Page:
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Inglewood mayors race

Cynthia E. Griffin- | 4/28/2010, 5 p.m.

Inglewood, CA--The quest to fill the mayor's seat that began when, incumbent Roosevelt Dorn was forced to retire, is just the latest move in the rough and tumble world of Inglewood politics. And although the election June 8 will determine who could ultimately take over the reins of this 101-year-old city, that won't stop the domino effect that was unleashed by Dorn's resignation.

That is because three current city council members--Judy Dunlap, Ralph Franklin and Daniel Tabor as well as City Treasurer Wanda Brown--are among the nine candidates on the ballot.

In order to win the office outright, a candidate would have to garner 50 percent plus one vote in June. If this does not happen, the top two vote getters will meet in a run-off election potentially on Aug. 17, and the winner would take office by early September.

If one of the winners is a sitting elected official, according to the city clerk's office the city council has a number of options: appoint some fulfill the unexpired term until the next election in April 2011; call for a special election, which would be an expensive proposition, said the city clerk or leave the seat vacant until the next election.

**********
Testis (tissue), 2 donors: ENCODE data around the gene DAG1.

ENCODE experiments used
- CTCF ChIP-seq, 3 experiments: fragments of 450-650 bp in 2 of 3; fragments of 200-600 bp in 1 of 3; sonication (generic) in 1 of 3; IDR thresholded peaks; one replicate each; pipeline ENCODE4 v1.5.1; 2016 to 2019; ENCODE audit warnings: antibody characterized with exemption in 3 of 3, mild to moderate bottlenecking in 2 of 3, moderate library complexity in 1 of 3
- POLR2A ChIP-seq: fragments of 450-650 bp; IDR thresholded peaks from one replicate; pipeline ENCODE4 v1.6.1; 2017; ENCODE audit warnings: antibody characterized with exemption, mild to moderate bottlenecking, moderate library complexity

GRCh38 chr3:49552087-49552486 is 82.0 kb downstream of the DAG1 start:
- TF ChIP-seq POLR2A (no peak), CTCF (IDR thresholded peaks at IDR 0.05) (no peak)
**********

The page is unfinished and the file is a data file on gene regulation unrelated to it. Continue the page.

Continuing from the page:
The likelihood of a run-off is a distinct possibility because each of the incumbent elected officials have strong and loyal followings. Additionally, voter turn-out for Inglewood elections has traditionally been low. As residents consider the nine candidates seeking their votes, there are some tough issues that must be addressed, and most prominent among those is the Inglewood Police Department.

According to published reports, Inglewood police shot and killed 11 people between 2003 and 2009, and five of them were unarmed. A 12th man was shot just last month, after he allegedly lunged toward officers with an ax. The shootings prompted numerous investigations. The following is a look at the candidates running and their positions on the issues in their own words.

Why do you want to be mayor, and what unique skills, talents will you bring to the job?
Brown: I believe with my education, experience and leadership, I can provide the kind of leadership needed to unite and move Inglewood. It is an All-American City with the potential to be even greater. I have bachelor of science and MBA degrees with an accounting emphasis as well as post-graduate studies in accounting.

Tabor: I want to use the formal education, administrative and budget experience, leadership abilities, and communication skills I have developed in 37 years of public service in the cities of Inglewood, Santa Monica and Los Angeles. I have both a bachelor's and master's degrees in business administration. I have been responsible for the administration of several multi-million dollar budgets, the last of which at $116 million was 31 percent larger than the $88 million general fund of the City of Inglewood. I was responsible for the performance of more than 1,100 employees versus the 733 full-time employees of Inglewood. My city needs a mayor with a vision of what Inglewood can become that will motivate and inspire all stakeholders; One who can identify the core of issues and opportunities and focus the conversation on those to create a coherent plan of action.